Tuesday, January 21, 2014

the last book I read

Waiting For Sunrise by William Boyd.

It's 1913, and young actor Lysander Rief is, along with a whole host of other famous or soon-to-be-famous people, in Vienna. Lysander's presence is for perhaps less momentous reasons, in global terms anyway, though pretty momentous for him - he's consulting an English psychoanalyst, Dr. Bensimon, about an issue of a rather personal nature. Rather unusually for an otherwise healthy young man, Lysander has anorgasmia - so instead of finishing off in the prescribed manner, wiping the old chap on the curtains and bidding his lady friend good day with a jaunty tip of the hat he's hammering away joylessly for hours before eventually having to give up and go and have a cup of tea.

This unfortunate situation hasn't stopped him from still having something of an eye for the ladies, though, and he soon has a chance encounter in Dr. Bensimon's waiting room with Hettie Bull, artist's model and muse and fellow patient, though in exactly what capacity is never made clear. It's certainly not anything to do with a distaste for sex, because no sooner have she and Lysander struck up a conversation than she's inviting him over to her studio for a bit of nude modelling, a transparent ruse that pretty much inevitably ends up with the two of them going at it like knives.

Things take a downhill turn, though, when in quick succession Hettie announces that she is pregnant with Lysander's child and accuses him of rape. Lysander is thrown in prison, but manages to escape back to England with a bit of collusion from some slightly shady types at the British Embassy. Needless to say once Lysander is safely home and World War I has broken out, these shady types come calling on him to repay his debt by doing a favour for them.

This favour involves heading off to the shores of Lake Geneva to try to track down the recipient of some intercepted coded messages from England, and "persuade" this recipient to give up the code cipher that decodes them. Lysander turns out not only to be a master of disguise (putting his acting skills to good use) but also to have some aptitude for certain other espionage skills, like torture. He puts these to such good effect that he inadvertently kills the man he's interrogating, and in making good his escape is repeatedly shot by one of his Swiss contacts. So not a completely smooth operation, but Lysander does come away, in addition to being riddled with bullets, with the code cipher he was after.

Rather than gratefully allowing Lysander to retire from the spying business, though, his handlers want him to do another mission - this time to find the source of the now-decrypted messages in the War Office in London. The outcome of these investigations involves people rather closer to home - literally so in this case as the main suspect is an associate of Lysander's mother. This prompts some agonised weighing of family loyalty against patriotic duty, until, as usually happens in these circumstances, matters are taken out of the protagonist's hands and the stage is set for some climactic confrontations and revelations.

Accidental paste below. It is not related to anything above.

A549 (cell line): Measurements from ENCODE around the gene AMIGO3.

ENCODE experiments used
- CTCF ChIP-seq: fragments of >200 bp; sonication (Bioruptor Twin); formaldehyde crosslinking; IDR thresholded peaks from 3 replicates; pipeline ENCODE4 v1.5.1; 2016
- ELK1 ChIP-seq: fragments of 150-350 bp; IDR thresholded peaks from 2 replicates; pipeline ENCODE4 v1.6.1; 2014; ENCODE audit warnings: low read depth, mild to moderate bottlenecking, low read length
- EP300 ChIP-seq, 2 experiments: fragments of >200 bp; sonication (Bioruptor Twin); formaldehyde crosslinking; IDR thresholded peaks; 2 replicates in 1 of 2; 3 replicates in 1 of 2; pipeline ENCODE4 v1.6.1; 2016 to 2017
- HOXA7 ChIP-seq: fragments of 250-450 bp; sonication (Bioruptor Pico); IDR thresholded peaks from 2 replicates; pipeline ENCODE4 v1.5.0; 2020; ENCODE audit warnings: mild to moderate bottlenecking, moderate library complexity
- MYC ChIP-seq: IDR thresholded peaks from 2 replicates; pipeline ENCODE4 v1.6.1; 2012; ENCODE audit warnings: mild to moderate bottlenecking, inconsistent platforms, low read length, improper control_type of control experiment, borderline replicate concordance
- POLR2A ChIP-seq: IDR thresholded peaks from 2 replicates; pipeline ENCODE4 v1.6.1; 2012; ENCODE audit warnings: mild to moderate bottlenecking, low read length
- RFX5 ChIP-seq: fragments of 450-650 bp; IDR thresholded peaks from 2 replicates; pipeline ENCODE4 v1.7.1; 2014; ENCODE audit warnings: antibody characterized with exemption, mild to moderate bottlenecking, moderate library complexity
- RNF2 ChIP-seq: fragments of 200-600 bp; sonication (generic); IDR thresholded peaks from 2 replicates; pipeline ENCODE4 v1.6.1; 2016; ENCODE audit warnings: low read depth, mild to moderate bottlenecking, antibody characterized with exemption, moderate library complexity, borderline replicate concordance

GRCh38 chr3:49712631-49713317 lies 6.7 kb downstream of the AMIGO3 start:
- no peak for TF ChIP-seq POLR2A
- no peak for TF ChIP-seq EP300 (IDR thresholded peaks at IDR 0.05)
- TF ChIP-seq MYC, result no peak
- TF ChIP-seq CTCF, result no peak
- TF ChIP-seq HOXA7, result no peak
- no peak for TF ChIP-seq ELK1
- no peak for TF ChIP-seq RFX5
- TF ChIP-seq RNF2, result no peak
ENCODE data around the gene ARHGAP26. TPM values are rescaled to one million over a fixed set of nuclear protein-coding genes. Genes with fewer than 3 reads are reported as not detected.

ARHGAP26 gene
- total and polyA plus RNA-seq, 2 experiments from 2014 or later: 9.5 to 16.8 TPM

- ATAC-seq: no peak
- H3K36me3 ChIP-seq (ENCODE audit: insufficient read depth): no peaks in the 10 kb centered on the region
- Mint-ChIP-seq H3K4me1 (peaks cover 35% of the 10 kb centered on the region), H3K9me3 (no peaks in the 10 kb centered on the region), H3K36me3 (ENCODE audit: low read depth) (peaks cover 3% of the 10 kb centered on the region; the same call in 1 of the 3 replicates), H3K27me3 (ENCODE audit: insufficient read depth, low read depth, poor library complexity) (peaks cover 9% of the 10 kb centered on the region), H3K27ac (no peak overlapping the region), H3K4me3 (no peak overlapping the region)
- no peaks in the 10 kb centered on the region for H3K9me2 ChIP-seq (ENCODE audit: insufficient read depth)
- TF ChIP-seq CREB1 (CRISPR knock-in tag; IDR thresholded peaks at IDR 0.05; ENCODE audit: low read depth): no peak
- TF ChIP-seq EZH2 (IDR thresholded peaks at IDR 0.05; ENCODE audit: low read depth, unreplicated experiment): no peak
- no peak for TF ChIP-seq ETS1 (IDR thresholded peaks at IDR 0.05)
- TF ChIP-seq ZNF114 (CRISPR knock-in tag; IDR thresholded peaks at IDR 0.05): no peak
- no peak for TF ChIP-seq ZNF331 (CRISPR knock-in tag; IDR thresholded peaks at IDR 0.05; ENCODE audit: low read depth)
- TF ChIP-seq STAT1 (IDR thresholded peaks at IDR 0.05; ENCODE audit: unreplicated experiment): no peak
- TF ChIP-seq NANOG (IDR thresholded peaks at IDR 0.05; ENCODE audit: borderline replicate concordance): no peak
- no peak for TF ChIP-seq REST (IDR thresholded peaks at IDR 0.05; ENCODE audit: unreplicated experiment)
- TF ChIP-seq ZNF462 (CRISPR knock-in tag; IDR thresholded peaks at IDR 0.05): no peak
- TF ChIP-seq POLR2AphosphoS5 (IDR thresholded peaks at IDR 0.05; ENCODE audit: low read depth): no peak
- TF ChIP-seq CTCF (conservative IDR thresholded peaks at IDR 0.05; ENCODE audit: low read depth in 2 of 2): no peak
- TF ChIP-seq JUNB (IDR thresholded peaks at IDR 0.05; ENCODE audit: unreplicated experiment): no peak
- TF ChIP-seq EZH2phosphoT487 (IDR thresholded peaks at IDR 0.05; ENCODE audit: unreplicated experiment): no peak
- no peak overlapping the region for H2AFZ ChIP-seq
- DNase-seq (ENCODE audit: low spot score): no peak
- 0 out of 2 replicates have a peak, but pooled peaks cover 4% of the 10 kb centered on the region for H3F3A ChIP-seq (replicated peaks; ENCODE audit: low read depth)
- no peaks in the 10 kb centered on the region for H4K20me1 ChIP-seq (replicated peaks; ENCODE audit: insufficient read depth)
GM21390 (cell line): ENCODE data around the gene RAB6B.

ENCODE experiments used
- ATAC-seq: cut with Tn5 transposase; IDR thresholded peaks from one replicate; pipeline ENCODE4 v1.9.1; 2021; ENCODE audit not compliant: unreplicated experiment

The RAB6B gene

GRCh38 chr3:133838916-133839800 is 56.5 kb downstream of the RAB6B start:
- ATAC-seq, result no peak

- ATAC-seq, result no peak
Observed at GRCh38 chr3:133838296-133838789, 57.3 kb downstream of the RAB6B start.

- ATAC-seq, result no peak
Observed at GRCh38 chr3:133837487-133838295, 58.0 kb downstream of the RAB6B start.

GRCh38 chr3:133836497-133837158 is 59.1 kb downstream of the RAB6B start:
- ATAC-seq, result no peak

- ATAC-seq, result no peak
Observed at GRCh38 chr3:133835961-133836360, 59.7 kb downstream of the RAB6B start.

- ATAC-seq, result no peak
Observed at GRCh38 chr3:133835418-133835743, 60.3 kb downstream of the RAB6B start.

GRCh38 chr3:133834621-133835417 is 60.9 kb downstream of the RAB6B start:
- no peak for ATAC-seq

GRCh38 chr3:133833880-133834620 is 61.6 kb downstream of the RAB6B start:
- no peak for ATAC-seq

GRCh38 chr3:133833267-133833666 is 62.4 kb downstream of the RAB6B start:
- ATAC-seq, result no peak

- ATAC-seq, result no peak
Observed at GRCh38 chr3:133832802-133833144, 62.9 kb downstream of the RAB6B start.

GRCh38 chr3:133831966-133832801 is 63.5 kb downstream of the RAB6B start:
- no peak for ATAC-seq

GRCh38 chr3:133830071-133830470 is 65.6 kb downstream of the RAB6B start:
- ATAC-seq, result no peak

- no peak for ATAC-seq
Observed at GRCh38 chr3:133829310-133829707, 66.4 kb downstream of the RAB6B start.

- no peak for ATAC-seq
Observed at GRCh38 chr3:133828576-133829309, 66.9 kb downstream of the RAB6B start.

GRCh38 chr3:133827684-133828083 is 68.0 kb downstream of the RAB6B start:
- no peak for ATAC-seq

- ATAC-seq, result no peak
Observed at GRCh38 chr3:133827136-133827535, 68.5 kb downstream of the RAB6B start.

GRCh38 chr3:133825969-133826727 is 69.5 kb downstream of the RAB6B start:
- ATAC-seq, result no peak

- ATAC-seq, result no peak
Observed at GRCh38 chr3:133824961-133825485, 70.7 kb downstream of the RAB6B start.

This is the fourth Boyd on this list and (leaving aside A Good Man In Africa which was an out-of-sequence dip into the back catalogue) follows on from Restless and Ordinary Thunderstorms in being quite thriller-y and from Restless in particular in concerning itself with the details of wartime espionage (though that was World War II). The plot here meanders about quite a lot and you get the impression that the various parts (Vienna, London, a brief trip to the French trenches, Geneva, London again) are just separate episodes linked together solely by featuring the same protagonist rather than being linked by a strong narrative thread.

Some of the characters' motivations are a bit thin as well - it's never entirely clear why Lysander's mother kills herself towards the end of the book, since she seems to have been cleared of any suspicion of involvement in the spying plot, and Lysander's own motives towards the various women he's involved with throughout are never very clear either. He has dalliances with old flame Blanche, Hettie, his co-star in Strindberg's Miss Julie, and an unrequited thing for Mme. Duchesne, his Swiss contact, even after she puts half-a-dozen bullets in him, but just when you think he's decided that Hettie is the woman he can't live without he ups and proposes to Blanche after unexpectedly meeting her outside a London theatre during a Zeppelin raid.

Lysander's original reason for being in Vienna - his anorgasmia - seems to be a transparent MacGuffin that Boyd couldn't be bothered continuing with once it had put Lysander where he needed to be for the story to get going. Once he hooks up with Hettie he's soon firing the porridge gun into a succession of willing partners with no problems whatsoever, thus finding himself cured perhaps a little more readily than actually happens in real life.

Europe in 1913 is a pretty rich source of fictional jumping-off points - eve of disaster, early 20th century decadence about to be rudely interrupted by war, the old certainties swept away, disastrous but also cleansing in the dismantling of old class hierarchies, yadda yadda yadda. Of books in this list The Shooting Party is set at around the same time, of books not in this list there are probably hundreds. Vienna is also one of the recurring themes in John Irving's fiction, though not, as far as I recall, in the one Irving on this list, Until I Find You.

So, anyway, it's rollickingly readable, well-written and entertaining, as all Boyds are, and if that sounds like I'm building up to a "but" it's only that I still think Brazzaville Beach and The Blue Afternoon are the best things he's written. You can't really go far wrong with any of them, though.

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